As Tension Builds, Anonymous Attacks North Korean Social Networking Accounts

At this point in time, it's pretty-well assured that the vast majority of people are getting a little annoyed by North Korea's ongoing antics, and while we'd love to see things settle down and people be reasonable, that's not the restrictive state's way. It seems that the country has only one outcome in mind, and for that reason, hacktivist group Anonymous has stepped-in in an attempt to annoy it right back.

In the best way it knows how, Anonymous has begun targeting social networking accounts and websites related to the country, such as news site Uriminzokkiri and its related Flickr page. It also claims to have 15,000 usernames and passwords snatched from a North Korean university database.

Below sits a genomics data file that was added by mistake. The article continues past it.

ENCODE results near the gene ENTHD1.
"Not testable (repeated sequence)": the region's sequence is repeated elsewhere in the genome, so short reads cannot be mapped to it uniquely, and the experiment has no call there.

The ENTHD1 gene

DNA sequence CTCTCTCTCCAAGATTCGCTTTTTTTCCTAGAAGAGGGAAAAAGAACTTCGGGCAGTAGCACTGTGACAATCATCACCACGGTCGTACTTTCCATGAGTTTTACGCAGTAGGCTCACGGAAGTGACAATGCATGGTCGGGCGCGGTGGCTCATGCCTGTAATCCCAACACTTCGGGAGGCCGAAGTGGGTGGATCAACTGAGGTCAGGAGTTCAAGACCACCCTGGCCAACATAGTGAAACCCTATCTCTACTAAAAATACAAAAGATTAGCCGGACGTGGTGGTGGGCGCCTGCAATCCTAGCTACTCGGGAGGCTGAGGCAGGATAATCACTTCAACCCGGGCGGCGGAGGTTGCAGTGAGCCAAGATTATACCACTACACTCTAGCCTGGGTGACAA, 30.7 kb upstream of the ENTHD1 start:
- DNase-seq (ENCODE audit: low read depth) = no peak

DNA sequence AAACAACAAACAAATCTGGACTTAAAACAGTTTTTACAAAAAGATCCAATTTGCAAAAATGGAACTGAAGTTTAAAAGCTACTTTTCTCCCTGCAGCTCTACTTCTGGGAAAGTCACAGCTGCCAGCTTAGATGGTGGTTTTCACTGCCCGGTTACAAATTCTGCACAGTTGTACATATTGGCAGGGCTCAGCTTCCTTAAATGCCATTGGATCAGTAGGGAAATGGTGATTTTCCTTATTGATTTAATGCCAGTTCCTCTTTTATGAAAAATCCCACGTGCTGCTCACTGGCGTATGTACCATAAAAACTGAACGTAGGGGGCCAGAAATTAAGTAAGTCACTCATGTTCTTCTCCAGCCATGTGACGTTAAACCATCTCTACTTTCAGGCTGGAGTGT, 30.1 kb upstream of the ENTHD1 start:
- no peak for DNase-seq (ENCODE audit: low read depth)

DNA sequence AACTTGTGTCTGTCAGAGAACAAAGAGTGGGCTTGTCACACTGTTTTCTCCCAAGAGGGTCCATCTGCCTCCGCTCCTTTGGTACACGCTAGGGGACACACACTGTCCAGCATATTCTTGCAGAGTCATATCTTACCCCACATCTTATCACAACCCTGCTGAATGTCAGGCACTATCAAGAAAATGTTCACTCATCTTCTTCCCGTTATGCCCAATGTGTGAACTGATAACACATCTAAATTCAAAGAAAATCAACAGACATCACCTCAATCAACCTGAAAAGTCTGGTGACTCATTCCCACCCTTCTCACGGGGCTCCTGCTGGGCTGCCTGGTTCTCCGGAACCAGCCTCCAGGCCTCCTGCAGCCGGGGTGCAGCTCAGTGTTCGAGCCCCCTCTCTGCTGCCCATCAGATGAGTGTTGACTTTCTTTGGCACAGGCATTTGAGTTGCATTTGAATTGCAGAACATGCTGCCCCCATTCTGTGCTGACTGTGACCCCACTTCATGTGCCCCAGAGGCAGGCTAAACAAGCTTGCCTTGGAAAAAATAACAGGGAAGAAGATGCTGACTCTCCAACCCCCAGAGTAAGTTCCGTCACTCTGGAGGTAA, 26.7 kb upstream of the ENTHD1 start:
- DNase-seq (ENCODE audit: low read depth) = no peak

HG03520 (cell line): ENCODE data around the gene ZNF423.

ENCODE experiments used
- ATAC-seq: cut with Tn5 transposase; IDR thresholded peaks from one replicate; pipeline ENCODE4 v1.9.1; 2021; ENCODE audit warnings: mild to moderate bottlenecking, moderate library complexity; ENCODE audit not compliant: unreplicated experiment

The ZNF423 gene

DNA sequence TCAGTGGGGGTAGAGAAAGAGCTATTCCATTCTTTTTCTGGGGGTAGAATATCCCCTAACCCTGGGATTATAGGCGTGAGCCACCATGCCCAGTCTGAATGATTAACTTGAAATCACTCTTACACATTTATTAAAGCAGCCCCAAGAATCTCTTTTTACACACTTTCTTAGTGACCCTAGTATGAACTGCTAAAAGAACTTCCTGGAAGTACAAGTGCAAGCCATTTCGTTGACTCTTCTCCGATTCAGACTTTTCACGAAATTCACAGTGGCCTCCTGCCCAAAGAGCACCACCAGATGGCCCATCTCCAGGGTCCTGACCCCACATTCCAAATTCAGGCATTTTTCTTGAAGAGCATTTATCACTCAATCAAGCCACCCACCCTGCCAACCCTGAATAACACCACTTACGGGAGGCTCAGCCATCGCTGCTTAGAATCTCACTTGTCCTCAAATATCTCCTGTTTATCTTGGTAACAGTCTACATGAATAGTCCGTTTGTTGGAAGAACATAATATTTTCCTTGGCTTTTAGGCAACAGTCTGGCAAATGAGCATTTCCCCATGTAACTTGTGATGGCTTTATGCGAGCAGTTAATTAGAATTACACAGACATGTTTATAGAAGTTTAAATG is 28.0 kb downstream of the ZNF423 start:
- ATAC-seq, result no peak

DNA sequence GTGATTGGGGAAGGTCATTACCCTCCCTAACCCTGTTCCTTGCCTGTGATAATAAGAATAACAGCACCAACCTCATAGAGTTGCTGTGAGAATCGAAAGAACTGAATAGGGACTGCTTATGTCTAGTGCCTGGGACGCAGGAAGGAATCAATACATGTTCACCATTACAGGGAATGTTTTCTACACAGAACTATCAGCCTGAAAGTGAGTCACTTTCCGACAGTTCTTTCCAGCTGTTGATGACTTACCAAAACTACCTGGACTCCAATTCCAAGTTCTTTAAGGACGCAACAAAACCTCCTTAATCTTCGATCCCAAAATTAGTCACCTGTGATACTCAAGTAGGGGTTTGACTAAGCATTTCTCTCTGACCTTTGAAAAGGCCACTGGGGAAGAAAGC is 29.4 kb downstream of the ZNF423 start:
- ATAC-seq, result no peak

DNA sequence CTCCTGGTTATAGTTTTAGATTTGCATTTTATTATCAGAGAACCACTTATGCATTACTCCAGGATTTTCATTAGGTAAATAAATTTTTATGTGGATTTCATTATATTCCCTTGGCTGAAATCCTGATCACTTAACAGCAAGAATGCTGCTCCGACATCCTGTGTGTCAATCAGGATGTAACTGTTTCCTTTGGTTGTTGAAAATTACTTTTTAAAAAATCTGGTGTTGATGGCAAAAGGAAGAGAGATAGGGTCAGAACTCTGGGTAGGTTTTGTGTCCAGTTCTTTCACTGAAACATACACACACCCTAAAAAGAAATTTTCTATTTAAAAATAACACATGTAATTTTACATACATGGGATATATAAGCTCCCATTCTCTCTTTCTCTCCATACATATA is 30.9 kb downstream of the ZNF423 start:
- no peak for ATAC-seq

The move is called "Operation Free Korea", and its goal, as told by Anonymous itself: "To the citizens of North Korea we suggest to rise up and bring [this] oppressive government down! We are holding your back and your hand, while you take the journey to freedom, democracy and peace. You are not alone. Don't fear us, we are not terrorist, we are the good guys from the internet. AnonKorea and all the other Anons are here to set you free."

With its comments, Anonymous is trying to separate itself from the United States as much as possible, which is probably a smart move in this case, given that's where North Korea's biggest beef lays. But is this move actually going to accomplish anything? History will suggest "no". As simple as it is to say, North Korea does what North Korea wants, so I am not sure a little Internet jeering is going to be the trigger that forces change in the country.

Of course, it could be argued that it can't hurt to try.